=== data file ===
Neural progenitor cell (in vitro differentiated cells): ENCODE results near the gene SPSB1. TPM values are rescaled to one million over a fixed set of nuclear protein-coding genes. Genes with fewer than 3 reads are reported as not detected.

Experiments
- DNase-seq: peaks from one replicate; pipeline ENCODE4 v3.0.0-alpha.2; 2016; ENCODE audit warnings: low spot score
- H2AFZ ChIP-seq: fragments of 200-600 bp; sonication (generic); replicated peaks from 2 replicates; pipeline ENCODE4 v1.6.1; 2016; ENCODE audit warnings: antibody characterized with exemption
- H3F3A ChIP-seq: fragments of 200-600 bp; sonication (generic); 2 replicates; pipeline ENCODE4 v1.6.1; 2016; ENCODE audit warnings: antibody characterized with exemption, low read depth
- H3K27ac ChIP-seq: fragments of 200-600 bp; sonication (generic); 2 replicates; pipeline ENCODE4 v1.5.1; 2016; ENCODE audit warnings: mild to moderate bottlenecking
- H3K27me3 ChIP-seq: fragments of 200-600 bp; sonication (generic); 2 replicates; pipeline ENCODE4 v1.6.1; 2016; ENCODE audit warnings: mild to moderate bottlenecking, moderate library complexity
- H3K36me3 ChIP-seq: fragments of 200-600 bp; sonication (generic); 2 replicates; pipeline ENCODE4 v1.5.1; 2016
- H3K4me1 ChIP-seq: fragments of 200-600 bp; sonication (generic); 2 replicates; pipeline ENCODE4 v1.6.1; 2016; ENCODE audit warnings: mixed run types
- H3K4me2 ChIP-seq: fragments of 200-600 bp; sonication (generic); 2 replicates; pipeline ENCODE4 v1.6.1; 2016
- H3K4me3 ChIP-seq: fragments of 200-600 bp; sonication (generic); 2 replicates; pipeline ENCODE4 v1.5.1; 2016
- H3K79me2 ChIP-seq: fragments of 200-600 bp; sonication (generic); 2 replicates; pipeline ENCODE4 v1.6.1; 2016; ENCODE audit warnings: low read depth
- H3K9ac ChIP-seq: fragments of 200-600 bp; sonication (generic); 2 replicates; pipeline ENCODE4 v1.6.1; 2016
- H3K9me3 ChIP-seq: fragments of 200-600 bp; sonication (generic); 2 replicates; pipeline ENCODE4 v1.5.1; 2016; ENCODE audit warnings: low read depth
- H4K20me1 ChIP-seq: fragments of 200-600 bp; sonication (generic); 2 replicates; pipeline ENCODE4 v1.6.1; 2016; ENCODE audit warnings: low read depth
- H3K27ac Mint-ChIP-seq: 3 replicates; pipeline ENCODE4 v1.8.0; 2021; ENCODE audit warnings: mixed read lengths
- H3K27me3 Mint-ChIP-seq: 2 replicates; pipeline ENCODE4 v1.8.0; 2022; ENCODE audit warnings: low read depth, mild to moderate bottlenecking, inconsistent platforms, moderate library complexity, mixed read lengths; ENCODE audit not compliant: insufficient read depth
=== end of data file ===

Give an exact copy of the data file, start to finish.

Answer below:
Neural progenitor cell (in vitro differentiated cells): ENCODE results near the gene SPSB1. TPM values are rescaled to one million over a fixed set of nuclear protein-coding genes. Genes with fewer than 3 reads are reported as not detected.

Experiments
- DNase-seq: peaks from one replicate; pipeline ENCODE4 v3.0.0-alpha.2; 2016; ENCODE audit warnings: low spot score
- H2AFZ ChIP-seq: fragments of 200-600 bp; sonication (generic); replicated peaks from 2 replicates; pipeline ENCODE4 v1.6.1; 2016; ENCODE audit warnings: antibody characterized with exemption
- H3F3A ChIP-seq: fragments of 200-600 bp; sonication (generic); 2 replicates; pipeline ENCODE4 v1.6.1; 2016; ENCODE audit warnings: antibody characterized with exemption, low read depth
- H3K27ac ChIP-seq: fragments of 200-600 bp; sonication (generic); 2 replicates; pipeline ENCODE4 v1.5.1; 2016; ENCODE audit warnings: mild to moderate bottlenecking
- H3K27me3 ChIP-seq: fragments of 200-600 bp; sonication (generic); 2 replicates; pipeline ENCODE4 v1.6.1; 2016; ENCODE audit warnings: mild to moderate bottlenecking, moderate library complexity
- H3K36me3 ChIP-seq: fragments of 200-600 bp; sonication (generic); 2 replicates; pipeline ENCODE4 v1.5.1; 2016
- H3K4me1 ChIP-seq: fragments of 200-600 bp; sonication (generic); 2 replicates; pipeline ENCODE4 v1.6.1; 2016; ENCODE audit warnings: mixed run types
- H3K4me2 ChIP-seq: fragments of 200-600 bp; sonication (generic); 2 replicates; pipeline ENCODE4 v1.6.1; 2016
- H3K4me3 ChIP-seq: fragments of 200-600 bp; sonication (generic); 2 replicates; pipeline ENCODE4 v1.5.1; 2016
- H3K79me2 ChIP-seq: fragments of 200-600 bp; sonication (generic); 2 replicates; pipeline ENCODE4 v1.6.1; 2016; ENCODE audit warnings: low read depth
- H3K9ac ChIP-seq: fragments of 200-600 bp; sonication (generic); 2 replicates; pipeline ENCODE4 v1.6.1; 2016
- H3K9me3 ChIP-seq: fragments of 200-600 bp; sonication (generic); 2 replicates; pipeline ENCODE4 v1.5.1; 2016; ENCODE audit warnings: low read depth
- H4K20me1 ChIP-seq: fragments of 200-600 bp; sonication (generic); 2 replicates; pipeline ENCODE4 v1.6.1; 2016; ENCODE audit warnings: low read depth
- H3K27ac Mint-ChIP-seq: 3 replicates; pipeline ENCODE4 v1.8.0; 2021; ENCODE audit warnings: mixed read lengths
- H3K27me3 Mint-ChIP-seq: 2 replicates; pipeline ENCODE4 v1.8.0; 2022; ENCODE audit warnings: low read depth, mild to moderate bottlenecking, inconsistent platforms, moderate library complexity, mixed read lengths; ENCODE audit not compliant: insufficient read depth